That ubiquity has given all of us an increased familiarity with maps, as well as a deeper affinity for them. (Probably a dependence as well!) It’s natural, then, to want to use a map to visualize data that has a geographic dimension. Why not, right? There is an obvious upside: audiences are drawn to the way they look, as it’s a more memorable image than the same old bar chart or line graph. Not to mention: it’s fun to make maps!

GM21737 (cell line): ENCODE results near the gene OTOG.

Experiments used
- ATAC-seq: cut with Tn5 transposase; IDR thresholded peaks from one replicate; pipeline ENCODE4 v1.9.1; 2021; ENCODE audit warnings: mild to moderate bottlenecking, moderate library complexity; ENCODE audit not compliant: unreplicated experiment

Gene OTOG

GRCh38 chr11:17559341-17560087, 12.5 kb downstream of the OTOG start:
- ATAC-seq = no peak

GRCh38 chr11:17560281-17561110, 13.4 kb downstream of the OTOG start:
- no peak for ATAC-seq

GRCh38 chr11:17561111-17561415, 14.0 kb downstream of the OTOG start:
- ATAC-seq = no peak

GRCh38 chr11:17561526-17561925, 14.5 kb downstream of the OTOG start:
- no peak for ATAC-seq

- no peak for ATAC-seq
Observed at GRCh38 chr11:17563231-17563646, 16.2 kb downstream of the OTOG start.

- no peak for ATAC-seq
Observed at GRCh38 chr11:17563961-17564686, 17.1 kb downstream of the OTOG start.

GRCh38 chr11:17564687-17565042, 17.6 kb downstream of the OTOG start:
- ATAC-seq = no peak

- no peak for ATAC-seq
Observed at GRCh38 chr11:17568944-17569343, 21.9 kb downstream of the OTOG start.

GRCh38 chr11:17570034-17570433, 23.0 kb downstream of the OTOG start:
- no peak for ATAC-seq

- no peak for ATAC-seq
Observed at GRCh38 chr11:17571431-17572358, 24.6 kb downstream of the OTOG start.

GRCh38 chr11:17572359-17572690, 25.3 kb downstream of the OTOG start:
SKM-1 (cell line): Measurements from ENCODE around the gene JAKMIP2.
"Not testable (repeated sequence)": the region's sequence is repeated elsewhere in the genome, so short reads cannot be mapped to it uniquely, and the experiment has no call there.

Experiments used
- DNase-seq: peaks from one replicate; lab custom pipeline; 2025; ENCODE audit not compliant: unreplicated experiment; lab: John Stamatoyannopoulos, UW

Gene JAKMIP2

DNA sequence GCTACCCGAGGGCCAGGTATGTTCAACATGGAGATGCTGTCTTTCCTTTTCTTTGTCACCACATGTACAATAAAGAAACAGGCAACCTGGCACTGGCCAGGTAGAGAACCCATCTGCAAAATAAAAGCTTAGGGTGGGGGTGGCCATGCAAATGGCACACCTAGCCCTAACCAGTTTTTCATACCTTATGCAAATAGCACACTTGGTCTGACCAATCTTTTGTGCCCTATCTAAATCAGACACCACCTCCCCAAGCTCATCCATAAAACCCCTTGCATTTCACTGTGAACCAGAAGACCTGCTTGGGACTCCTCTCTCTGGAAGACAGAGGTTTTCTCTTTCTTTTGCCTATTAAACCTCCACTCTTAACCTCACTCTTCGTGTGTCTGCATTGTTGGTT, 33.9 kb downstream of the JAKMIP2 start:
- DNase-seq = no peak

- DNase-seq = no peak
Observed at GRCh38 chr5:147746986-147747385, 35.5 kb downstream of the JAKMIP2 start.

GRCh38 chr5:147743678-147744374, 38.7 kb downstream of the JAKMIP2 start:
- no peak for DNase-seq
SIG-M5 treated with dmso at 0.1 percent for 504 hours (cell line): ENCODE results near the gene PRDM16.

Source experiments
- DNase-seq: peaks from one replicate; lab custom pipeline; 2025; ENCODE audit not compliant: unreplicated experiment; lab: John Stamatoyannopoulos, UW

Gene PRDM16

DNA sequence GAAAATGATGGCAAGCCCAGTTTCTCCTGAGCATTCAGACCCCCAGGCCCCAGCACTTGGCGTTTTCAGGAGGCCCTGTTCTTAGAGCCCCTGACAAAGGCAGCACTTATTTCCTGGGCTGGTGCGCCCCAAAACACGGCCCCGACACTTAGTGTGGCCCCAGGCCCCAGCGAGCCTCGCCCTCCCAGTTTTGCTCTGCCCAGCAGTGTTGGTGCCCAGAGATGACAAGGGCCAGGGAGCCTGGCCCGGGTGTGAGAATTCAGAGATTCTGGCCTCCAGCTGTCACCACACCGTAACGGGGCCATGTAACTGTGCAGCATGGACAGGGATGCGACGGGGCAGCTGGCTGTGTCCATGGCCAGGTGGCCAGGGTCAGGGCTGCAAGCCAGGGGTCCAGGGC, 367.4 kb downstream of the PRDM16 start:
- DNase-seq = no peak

The problem is that maps look interesting, but their very nature limits our options for visualizing data within them. Per a recent paper by Franconeri, Padilla, Shaw, et. al., here are a couple of the comparisons that people are very good at making, perceptually:
Read on for a comparison of good map versus bad map. Just because something has a geographical component doesn’t mean you should map it.